Modelling and Simulating Several Time-Delay Mechanisms in Human and Automated Driving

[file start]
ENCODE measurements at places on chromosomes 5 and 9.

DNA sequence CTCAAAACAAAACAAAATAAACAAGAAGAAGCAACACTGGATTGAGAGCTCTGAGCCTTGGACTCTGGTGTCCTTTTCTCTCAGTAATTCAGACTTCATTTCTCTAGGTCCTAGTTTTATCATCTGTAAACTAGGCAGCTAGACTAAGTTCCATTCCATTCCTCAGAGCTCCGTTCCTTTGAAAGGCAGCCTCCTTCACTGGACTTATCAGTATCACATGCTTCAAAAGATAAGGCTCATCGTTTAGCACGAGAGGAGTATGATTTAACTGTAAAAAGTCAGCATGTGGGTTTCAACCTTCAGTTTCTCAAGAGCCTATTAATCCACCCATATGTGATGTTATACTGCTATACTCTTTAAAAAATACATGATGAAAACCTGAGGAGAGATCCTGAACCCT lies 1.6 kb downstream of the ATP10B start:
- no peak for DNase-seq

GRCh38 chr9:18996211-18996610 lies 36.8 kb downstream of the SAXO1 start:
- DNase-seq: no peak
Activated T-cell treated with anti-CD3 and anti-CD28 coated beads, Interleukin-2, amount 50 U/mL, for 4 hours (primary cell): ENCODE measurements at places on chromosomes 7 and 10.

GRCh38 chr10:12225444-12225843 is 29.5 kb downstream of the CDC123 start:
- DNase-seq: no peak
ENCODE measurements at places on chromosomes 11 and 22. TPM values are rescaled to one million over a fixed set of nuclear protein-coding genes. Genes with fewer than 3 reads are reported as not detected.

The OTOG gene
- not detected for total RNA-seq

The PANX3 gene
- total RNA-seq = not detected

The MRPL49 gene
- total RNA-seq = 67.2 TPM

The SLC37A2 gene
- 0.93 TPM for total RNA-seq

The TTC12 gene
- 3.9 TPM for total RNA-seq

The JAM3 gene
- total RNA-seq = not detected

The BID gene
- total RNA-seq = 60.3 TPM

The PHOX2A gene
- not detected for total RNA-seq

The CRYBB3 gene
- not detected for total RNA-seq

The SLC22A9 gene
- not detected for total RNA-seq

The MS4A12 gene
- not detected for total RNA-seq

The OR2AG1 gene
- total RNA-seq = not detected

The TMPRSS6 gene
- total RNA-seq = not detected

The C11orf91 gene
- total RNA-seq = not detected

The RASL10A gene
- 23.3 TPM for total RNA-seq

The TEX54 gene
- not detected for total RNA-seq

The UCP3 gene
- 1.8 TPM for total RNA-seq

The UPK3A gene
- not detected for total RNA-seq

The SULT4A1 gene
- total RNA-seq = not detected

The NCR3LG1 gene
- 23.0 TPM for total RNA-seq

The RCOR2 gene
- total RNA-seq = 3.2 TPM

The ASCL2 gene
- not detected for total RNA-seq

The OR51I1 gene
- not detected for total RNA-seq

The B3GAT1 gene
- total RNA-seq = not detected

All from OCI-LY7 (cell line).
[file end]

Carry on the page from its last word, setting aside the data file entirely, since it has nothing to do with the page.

In vehicular traffic, reactions to new traffic situations are subject to several mechanisms of time delay. Besides the reaction time of the drivers (or sensors), the finite acceleration capabilities lead to a nonzero “velocity adaptation time” to perform the action itself (e.g. changing the velocity). The commonly used explicit integration schemes for simulating the models introduce the update time as a third delay parameter. By means of numerical simulations with a time-continuous car-following model, we investigate how these times interplay with each other. We show that the three delay times give rise to two types of instabilities: The long-wavelength string instability is mainly driven by the velocity adaptation time while short-wavelength local instabilities arise for sufficiently high reaction and update times. We show that, with respect to stability, there is an ‘optimal’ adaptation time as a function of the reaction time and draw implications for human vs. semi-automated driving.
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